ESG data and scores are growing in importance as companies put it to wider use within their enterprises, beyond regulatory requirements.
As well as being the cornerstone of meeting reporting regulations and guiding investors on capital allocation decisions, the data is increasingly being used in risk management and in setting business strategies, according to S&P Global. The ratings giant also said that engagement with corporates on their ESG reporting strategy and the growth of tightly focused ESG indexing is helping to yield more data.
“What we’re seeing now is a shift in perception of how an ESG score potentially could be used,” Manjit Jus, Managing Director and Global Head of ESG Research and Data at S&P’s Sustainable1 unit said during a recent webinar. “ESG scores are no longer this standalone, one-size-fits-all concept… it’s changing because increasingly it’s being seen as the sum of many different parts that are relevant and usable in their own right.”
Demand for data is growing as investment into sustainable assets surges. Funds flowing into ESG-linked ETFs alone grew from US$170 billion in 2020, to $430 billion last year, according to S&P Dow Jones Index Managing Director, Global Head of ESG Indices Jaspreet Duhra. Deloitte estimates that ESG-securities will account for more than half of all assets by 2025 and be valued at roughly $35 trillion.
At the same time regulators are beginning to get a grasp of ESG disclosures and are putting in place directives for corporates to follow, adding to the pool of information and putting pressure on data providers to feed it to asset managers.
Strategy and Risk-Management
As companies and financial institutions buy in more data, they are making broader use of it. Executives are utilising ESG scores and data to shape their medium- and long-term strategies for everything from “product to procurement to HR”, said James McMahon, Chief Executive and co-founder of The Climate Service, a climate-risk calculator that S&P acquired earlier this month.
ESG information is also informing risk calculations for investments and operations, especially in infrastructure and real estate, in order to improve their risk-adjusted returns.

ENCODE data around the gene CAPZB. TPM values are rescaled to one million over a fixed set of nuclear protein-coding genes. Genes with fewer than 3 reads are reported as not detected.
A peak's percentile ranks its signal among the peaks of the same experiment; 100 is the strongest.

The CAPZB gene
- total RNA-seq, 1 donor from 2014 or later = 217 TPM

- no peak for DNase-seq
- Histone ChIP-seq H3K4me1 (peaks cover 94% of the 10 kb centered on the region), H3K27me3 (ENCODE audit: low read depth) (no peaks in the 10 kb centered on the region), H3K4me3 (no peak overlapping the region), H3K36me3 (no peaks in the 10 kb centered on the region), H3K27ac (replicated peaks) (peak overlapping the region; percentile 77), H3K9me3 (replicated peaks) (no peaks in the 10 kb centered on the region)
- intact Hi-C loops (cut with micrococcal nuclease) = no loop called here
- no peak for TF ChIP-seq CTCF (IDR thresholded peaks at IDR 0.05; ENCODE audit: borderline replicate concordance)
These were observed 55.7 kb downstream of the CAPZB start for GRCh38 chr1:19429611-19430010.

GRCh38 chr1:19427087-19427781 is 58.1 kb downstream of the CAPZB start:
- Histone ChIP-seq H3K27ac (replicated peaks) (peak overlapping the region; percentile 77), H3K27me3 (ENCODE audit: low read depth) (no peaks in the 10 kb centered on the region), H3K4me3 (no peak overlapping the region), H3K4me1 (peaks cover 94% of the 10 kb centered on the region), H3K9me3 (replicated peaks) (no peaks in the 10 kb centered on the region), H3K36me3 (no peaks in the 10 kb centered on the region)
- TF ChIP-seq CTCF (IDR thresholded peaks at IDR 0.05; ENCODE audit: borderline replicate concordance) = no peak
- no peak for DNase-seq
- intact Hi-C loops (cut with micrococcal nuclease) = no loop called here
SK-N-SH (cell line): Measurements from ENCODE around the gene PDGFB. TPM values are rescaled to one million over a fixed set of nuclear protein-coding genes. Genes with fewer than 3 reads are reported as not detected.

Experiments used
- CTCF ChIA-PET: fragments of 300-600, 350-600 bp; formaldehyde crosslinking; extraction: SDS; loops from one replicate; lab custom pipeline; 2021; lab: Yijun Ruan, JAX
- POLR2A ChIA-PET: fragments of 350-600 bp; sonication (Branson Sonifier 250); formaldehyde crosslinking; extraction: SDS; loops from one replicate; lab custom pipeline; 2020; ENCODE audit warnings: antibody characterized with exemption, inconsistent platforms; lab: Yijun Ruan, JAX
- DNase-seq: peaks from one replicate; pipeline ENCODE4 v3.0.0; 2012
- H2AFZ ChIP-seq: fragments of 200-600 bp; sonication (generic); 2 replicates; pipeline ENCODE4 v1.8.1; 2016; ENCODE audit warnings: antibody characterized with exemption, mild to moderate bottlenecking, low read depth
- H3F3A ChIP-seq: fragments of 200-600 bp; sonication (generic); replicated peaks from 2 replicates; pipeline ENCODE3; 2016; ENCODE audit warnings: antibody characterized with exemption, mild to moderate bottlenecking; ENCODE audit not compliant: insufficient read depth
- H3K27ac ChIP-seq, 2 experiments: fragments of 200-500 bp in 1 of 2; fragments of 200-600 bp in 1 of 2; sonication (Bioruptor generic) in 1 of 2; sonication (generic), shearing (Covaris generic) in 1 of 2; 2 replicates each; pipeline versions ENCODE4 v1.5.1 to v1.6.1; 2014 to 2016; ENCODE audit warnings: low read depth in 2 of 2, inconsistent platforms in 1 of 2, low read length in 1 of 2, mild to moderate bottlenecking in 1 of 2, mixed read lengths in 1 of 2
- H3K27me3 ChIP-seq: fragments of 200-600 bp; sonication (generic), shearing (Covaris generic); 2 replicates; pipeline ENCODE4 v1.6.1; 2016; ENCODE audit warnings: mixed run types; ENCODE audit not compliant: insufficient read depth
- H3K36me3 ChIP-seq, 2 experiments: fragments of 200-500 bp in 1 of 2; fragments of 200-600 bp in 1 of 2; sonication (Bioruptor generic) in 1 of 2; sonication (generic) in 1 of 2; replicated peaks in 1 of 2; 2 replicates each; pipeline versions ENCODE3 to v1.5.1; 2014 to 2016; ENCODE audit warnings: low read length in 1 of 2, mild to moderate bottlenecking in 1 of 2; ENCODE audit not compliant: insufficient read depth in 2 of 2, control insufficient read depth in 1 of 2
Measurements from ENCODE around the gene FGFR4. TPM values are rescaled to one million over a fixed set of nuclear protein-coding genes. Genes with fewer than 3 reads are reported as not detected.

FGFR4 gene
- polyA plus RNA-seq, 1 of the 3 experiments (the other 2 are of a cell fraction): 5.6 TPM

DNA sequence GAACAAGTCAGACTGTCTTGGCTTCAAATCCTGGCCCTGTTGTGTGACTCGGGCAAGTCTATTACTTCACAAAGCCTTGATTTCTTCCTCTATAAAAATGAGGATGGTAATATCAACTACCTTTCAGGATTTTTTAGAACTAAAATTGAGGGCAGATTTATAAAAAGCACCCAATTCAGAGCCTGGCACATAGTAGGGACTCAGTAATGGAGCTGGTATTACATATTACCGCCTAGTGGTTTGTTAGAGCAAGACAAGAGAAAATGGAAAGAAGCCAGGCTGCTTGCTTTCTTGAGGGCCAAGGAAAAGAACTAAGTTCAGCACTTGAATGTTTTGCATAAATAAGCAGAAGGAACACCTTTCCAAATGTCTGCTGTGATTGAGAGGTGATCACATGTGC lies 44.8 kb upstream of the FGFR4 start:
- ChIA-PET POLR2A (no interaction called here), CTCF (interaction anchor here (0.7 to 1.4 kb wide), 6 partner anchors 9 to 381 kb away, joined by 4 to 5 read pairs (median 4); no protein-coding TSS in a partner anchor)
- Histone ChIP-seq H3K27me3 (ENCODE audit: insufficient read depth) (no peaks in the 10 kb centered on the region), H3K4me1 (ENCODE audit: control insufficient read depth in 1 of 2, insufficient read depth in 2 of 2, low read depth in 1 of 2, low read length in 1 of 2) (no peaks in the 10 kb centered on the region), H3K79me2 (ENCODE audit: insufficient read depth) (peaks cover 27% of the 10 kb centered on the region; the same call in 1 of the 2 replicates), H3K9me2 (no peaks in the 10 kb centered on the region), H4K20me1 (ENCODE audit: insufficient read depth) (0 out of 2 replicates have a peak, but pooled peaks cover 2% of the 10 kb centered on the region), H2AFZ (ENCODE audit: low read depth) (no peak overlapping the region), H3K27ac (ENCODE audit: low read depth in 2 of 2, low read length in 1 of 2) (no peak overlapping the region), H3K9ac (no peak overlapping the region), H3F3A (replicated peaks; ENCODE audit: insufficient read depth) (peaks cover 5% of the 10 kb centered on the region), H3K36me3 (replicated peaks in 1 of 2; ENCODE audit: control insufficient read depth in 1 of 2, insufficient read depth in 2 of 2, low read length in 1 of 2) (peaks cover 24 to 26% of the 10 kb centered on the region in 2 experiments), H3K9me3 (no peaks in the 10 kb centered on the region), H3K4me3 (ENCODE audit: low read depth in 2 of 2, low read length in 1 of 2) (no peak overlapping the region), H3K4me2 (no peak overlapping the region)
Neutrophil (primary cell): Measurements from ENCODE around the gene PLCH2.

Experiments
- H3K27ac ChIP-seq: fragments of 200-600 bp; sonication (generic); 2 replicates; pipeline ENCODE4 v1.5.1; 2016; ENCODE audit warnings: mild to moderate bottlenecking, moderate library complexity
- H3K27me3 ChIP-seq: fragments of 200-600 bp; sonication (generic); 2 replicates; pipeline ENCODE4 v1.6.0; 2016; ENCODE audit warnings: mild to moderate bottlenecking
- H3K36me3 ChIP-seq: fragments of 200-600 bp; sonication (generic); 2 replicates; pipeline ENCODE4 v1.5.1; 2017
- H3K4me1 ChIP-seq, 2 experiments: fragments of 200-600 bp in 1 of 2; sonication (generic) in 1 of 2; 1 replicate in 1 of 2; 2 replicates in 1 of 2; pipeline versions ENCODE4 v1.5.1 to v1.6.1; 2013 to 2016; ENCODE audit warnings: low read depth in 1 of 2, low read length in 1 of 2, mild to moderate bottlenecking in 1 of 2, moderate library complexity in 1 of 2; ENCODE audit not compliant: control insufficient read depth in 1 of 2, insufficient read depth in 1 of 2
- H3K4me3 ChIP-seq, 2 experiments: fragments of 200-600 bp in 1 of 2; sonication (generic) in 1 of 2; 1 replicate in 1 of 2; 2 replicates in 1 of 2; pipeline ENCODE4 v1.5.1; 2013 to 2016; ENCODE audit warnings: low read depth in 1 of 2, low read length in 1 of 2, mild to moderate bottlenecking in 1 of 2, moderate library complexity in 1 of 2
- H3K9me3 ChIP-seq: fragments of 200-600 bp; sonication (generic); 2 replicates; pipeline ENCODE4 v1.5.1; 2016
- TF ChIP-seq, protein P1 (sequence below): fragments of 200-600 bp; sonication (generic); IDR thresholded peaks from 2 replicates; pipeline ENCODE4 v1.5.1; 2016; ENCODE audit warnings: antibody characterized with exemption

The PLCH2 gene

“This makes sense since all business functions operate in the context of the weather and how it changes, that is to say, the changing climate,” McMahon said.
S&P predicts that the volume of available data will grow as companies and financial institutions become more aware of their regulatory obligations and client demands.
That’s especially the case in niche sectors, emerging markets and private companies, which will all yield more intel as a result of engagement by asset managers and the proliferation of ESG-linked indexes. This will incentivise corporates to gather their own ESG data, said Jus.
“We found that involving the companies you’re researching helps not only you but also the challenge of collecting data,” he said. “That helps us become better in terms of asking the right questions. At the same time involving companies and challenging them … helps them think about things that they may have thought about, but haven’t maybe had the internal buy-in to really discuss more formally.”
ESG indexing is also helping to extend the pool of data available. While ESG-linked indexes have been around or two decades, their growth in the past few years has seen them narrow their focus as investors have sought funds more specific mandates.
That’s helped open up the ESG landscape by exposing investors to a wider variety of markets as the indexes have targeted more specialised sectors and smaller regions, said Duhra.
“As we move more into emerging markets one of the challenges is around the data coverage – we’re concerned about what companies are disclosing and about the quality of the exposure,” she said.
“This is where we’re leaning on our research providers and partners to validate that data to give assurance about the quality of disclosures and potentially fill those (data) gaps.”
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